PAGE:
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The trustees of the New Haven have supplied this committee with figures on the railroad's perilous financial condition. Any elaboration of this dismal financial picture would no doubt be redundant. However, it is important that the Congress and the general public understand clearly the relationship between the bills under consideration and the Commission's responsibility in connection with applications to discontinue passenger and commuter services widely regarded as indispensable.
On February 18, 1965, the trustees of the New Haven, with the permission of the U.S. district court in Connecticut, filed an application with our Commission to discontinue, effective March 29, 1965, all passenger service at four important stations in Westchester County, N.Y., and to curtail service at certain other New York and Connecticut stations. The Commission will set this matter for hearing. Under the provisions of section 13a (1) of the Interstate Commerce Act, the Commission must decide within 4 months following March 29, 1965, whether to permit the proposed discontinuance of service. The trustees have announced that as soon as the necessary papers can be prepared, they will seek to discontinue the remaining passenger service of the New Haven.
The aid proposed by S. 325 would not be limited, of course, to the New Haven Railroad. Other important rail carriers of passengers are experiencing financial difficulty. For example, the Erie Lackawanna has indicated that it will be forced to seek authority to discontinue its commuter service within the next few months unless some program is initiated to reduce the $8 million annual losses for such service.
Senator PASTORE. S. 325 is the so-called Ribicoff bill.
Senator PASTORE. That authorizes $100 million to be dispersed by the ICC provided it is matched by the public authorities in the various States, is that correct?
Mr. WEBB. Yes; the bulk of the aid available would be on a matching basis.
Senator PASTORE. On a matching basis. Now, a question has arisen here as for what purposes that money can be used. Can it be used for operating deficits?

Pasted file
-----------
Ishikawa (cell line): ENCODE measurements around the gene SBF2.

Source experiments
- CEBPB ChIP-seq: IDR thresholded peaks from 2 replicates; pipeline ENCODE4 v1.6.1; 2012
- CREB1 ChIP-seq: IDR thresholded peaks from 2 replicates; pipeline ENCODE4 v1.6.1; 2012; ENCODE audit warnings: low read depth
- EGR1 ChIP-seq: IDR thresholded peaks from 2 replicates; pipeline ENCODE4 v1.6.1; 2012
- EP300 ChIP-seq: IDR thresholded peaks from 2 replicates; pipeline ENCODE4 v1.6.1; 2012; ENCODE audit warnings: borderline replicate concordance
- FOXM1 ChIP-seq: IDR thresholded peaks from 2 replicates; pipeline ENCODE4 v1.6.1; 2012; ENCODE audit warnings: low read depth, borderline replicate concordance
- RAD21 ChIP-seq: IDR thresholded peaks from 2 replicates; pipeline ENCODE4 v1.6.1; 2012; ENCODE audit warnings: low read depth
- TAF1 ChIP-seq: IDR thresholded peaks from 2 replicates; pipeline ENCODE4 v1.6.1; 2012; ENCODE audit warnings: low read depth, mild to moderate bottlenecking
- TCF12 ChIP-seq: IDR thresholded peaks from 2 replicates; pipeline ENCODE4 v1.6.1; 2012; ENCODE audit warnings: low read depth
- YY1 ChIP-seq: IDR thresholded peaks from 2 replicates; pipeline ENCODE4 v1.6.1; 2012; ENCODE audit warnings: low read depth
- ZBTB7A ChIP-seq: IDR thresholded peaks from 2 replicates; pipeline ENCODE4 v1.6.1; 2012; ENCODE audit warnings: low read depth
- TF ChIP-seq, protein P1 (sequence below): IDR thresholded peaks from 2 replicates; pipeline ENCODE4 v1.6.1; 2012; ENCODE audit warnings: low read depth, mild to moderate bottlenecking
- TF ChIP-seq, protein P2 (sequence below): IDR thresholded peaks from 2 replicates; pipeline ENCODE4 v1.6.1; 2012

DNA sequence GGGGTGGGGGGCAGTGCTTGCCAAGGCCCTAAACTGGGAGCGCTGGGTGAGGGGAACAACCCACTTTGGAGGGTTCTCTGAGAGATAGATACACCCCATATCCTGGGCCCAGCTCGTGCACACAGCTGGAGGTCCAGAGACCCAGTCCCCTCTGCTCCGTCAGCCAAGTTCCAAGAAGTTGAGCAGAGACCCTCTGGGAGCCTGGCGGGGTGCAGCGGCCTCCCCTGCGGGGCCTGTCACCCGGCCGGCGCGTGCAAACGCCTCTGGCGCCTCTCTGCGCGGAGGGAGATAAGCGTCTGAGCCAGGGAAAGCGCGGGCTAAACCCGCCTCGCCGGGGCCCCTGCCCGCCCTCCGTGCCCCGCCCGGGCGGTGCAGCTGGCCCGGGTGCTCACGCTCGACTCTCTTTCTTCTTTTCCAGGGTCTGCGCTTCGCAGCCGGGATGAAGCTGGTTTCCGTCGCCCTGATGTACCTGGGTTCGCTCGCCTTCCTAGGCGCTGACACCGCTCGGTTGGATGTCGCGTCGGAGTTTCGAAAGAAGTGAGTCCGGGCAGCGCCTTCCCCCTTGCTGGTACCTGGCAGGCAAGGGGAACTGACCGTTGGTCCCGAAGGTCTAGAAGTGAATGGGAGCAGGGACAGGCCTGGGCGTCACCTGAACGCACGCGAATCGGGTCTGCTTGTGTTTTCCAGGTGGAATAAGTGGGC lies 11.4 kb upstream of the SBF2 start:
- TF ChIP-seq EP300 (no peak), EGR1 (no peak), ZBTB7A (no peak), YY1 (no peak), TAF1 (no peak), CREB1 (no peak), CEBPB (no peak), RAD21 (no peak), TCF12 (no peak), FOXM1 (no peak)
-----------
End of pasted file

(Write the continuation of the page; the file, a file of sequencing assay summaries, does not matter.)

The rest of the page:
Mr. WEBB. Yes; under the terms of that bill, the aid is of such a limited nature that it would be required to be used for those purposes, yes, sir.
Senator PASTORE. In other words, could, let's assume if the State authority did take over commutation service in Connecticut and New York and it met with a deficit, let's say, operating deficit of $2 or $3 million a year, that it could use this money for that purpose? The money wouldn't have to be used for maintenance or modernization or purchase of new equipment? In other words, that question arose yesterday and I would like to get an answer on that, whether or not this is in some way a deviation from the present limitations or authority under the Urban Mass Transportation Act whereby certain moneys were given out?
Mr. WEBB. This money would be available under the terms of a bill to a carrier which applied. Now if the authority actually operated a railroad, I would assume that it would not be applicable under the terms of the Ribicoff bill. If the New Haven entered into a contract with an authority, presumably, some of its losses would be reduced,
but the provisions of the bill would nevertheless apply as I understand it.
Senator PASTORE. Say that again, Mr. Webb?
Mr. WEBB. I believe in general that the Ribicoff bill would make aid available to carriers subject to part I; yes.
Senator PASTORE. Money that might be used to pick up the operating deficit
Mr. WEBB. Yes; that is correct. I might add that at this point, Mr. Chairman, I believe that if the committee is interested or should pursue this subject, that it would be possible to combine in a single bill the best features of all four bills now before you. Basically, as I understand both Senator Ribicoff's and Senator Dodd's, they were not drafted with any thought that an authority would be in existence in the near future.
Senator PASTORE. Let me ask you this question, Mr. Webb.
You have heard, of course, whether officially or not, you have heard of this proposal on the part of Governor Dempsey, of Connecticut, and Governor Rockefeller, of New York, to set up either a bi-State authority or to enter into an agreement with New Haven or New York Central to run the commuter service west of New Haven into New York. Now the question that I raise at this point, if no Federal moneys are involved is this a matter that would have to fall under the jurisdiction of the ICC?
Mr. WEBB. We have recommended in our comments on Senator Javits' bill that it shall be made definitely clear to what extent the operations of the authority are intended to be subject to our jurisdiction and to what extent they are not so intended. Obviously the Congress would want the operations of the authority to be subject to all of the safety laws and regulations. On the other hand, as to the provisions in that bill relating to the issuance of securities guaranteed by the Federal Government, I should not think that there would be any useful purpose served in having the I.C.C. approve that under the provisions of section 20A. That should be no great problem, but we think it should be made definitely clear both in the Pell bill and in the Javits bill to what extent these operations and activities of the authority should or should not be subject to I.C.C. jurisdiction.